A lot of them walk straight out with not enough riding experience or knowledge and they're left on their own to learn and make their own mistakes :eek:

    I just think they should be tested in more realistic conditions before they are allowed to go and ride by themselves!! To get a car licence you have to be able to drive and stay within 10km/h of the speed limit (where possible) and you are tested in traffic!!
  5. getting L's next week.

    but i have a feeling that you are all right.

    kinda worrying considering once i get a bike its gonna be at least a 90K trip in the freeway to get it home......

    i think I'll be doing a few laps around suburban blocks before I pull onto the Calder
  6. I agree. It's so much easier to get a bike licence (for which I'm glad since I don't have my car licence at all) than a car licence. Conditions should be more realistic.

    The only times I've used the slow moving stuff is in the driveway (I have to do a 180 turn to get the bike lined up at the garage). They do give some good advice, but mostly I learned by being on the roads on my own bike.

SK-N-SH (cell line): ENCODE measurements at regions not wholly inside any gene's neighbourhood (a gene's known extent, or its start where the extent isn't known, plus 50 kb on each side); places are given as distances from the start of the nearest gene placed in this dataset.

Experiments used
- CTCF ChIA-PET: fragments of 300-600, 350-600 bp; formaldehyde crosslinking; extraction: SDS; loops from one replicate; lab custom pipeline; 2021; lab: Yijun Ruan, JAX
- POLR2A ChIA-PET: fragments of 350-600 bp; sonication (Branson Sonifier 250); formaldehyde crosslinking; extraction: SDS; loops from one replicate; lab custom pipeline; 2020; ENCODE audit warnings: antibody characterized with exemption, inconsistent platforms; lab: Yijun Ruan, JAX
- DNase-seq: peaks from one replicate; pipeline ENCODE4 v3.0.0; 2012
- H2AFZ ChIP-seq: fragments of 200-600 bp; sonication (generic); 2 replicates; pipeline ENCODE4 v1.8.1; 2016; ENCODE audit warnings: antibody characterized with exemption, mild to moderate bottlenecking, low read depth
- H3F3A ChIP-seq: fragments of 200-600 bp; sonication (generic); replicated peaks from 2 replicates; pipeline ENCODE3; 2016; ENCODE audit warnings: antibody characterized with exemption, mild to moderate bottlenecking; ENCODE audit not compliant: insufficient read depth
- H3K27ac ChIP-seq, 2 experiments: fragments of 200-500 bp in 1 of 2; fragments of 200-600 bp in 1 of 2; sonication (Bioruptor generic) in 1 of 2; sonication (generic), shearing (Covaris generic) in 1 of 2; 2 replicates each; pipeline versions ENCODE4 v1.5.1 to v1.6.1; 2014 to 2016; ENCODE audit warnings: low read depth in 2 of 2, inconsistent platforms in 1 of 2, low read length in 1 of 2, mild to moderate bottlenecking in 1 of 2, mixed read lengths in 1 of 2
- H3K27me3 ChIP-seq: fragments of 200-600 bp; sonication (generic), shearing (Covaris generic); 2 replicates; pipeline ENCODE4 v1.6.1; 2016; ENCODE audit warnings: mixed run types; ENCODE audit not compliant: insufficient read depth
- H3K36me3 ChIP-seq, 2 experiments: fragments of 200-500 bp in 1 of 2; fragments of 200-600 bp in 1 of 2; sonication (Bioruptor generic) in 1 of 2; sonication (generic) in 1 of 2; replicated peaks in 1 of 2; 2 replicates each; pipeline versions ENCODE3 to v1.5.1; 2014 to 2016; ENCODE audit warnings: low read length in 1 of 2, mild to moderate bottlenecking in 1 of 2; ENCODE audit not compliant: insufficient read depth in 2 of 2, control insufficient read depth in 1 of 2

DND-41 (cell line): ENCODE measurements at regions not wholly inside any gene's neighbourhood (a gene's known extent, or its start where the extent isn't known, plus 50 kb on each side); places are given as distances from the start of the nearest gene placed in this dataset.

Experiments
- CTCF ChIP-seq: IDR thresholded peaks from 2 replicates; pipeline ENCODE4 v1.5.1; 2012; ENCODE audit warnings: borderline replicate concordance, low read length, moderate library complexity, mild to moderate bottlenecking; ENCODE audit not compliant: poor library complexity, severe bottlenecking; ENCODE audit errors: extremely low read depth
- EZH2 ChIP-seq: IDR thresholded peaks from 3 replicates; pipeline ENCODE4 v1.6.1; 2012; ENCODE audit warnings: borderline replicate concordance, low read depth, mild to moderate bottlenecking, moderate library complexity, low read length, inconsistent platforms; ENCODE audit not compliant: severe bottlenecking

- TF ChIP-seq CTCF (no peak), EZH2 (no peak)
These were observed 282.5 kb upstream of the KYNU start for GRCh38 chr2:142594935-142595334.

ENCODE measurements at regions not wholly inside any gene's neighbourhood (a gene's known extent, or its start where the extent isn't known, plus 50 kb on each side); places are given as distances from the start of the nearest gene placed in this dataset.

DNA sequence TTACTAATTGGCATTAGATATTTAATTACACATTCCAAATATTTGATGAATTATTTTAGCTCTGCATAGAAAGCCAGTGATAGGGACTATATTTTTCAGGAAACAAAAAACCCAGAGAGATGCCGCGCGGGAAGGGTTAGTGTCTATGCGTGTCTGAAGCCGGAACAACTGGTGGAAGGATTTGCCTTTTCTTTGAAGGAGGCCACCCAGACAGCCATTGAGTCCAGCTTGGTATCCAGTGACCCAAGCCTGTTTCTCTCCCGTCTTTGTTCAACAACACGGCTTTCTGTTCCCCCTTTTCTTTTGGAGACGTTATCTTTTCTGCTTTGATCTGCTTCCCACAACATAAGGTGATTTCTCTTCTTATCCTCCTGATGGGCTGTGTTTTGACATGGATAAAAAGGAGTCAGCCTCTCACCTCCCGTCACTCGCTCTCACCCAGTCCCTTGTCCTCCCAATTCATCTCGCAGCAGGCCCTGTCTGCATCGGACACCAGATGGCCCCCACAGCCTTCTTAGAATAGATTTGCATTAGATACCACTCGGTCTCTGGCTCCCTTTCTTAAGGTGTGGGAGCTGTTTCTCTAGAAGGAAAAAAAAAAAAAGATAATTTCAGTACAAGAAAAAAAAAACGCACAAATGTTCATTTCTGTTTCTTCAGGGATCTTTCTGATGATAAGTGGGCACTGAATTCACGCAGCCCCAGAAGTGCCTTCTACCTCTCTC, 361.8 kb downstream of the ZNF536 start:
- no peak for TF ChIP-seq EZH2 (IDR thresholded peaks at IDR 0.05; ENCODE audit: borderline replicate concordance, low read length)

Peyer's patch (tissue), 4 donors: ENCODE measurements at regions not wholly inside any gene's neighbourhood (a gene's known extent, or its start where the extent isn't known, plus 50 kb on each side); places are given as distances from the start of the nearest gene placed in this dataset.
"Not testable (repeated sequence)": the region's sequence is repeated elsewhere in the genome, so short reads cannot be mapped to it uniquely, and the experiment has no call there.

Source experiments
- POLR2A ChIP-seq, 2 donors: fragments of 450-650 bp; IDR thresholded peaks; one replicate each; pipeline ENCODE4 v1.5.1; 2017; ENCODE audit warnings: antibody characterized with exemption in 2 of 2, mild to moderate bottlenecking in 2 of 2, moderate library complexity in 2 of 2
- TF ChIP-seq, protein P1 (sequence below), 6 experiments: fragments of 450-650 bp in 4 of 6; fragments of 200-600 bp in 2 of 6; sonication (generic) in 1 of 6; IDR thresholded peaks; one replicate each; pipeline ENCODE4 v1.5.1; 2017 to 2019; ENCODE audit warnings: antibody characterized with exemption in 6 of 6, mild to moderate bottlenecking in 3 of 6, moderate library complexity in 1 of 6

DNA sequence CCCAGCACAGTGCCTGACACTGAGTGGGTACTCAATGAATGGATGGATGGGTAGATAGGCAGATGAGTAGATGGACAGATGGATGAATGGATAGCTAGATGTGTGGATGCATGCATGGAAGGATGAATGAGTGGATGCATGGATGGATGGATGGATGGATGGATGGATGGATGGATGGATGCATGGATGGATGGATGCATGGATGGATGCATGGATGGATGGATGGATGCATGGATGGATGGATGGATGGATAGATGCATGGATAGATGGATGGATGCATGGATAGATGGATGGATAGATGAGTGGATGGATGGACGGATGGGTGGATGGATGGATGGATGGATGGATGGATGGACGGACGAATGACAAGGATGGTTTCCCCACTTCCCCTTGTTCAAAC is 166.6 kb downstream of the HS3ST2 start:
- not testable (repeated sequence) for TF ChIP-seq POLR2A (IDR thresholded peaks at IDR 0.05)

7. I agree too...I knew two people who rode but didnt have bikes when I passed my L's and I gotta admit it was bizarre...you go from riding around under 25kph in whats basically a carpark - then all of a sudden you're allowed out on the roads...

    Once I got my bike (got mate to ride it home for me as was 3months after L's) I used to get up early and be on the road on sunday mornings around 8am just going around the local streets - then progressed to williams - toorak - punt road- high street blocks to build up my confidence, but it was baby steps...

    I think they should definately involve some kind of road riding in the lessons so you're not suddenly faced with an increase of speed and cars around ya all at the same time...it was wierd enough going from learning in a car with someone beside with dual controls to driving totally on own and that was way back when but i can still remember my reservations...

  8. NO
  9. I don't know, because in WA you don't have to go to one. They exist, but are purely voluntary. In WA anybody who has held an unrestricted licence for four or more years can instruct, and then it's just take the test and get your restricted 250 licence, hold it for a year and take the test again on a 250+ machine, and the restrictions are gone. I have taught a number of people over the years, including my own three sons and a daughter, and so far they have all done ok but I admit I am very pedantic, particularly about situational awareness, the lack of which I believe is the cause of most accidents.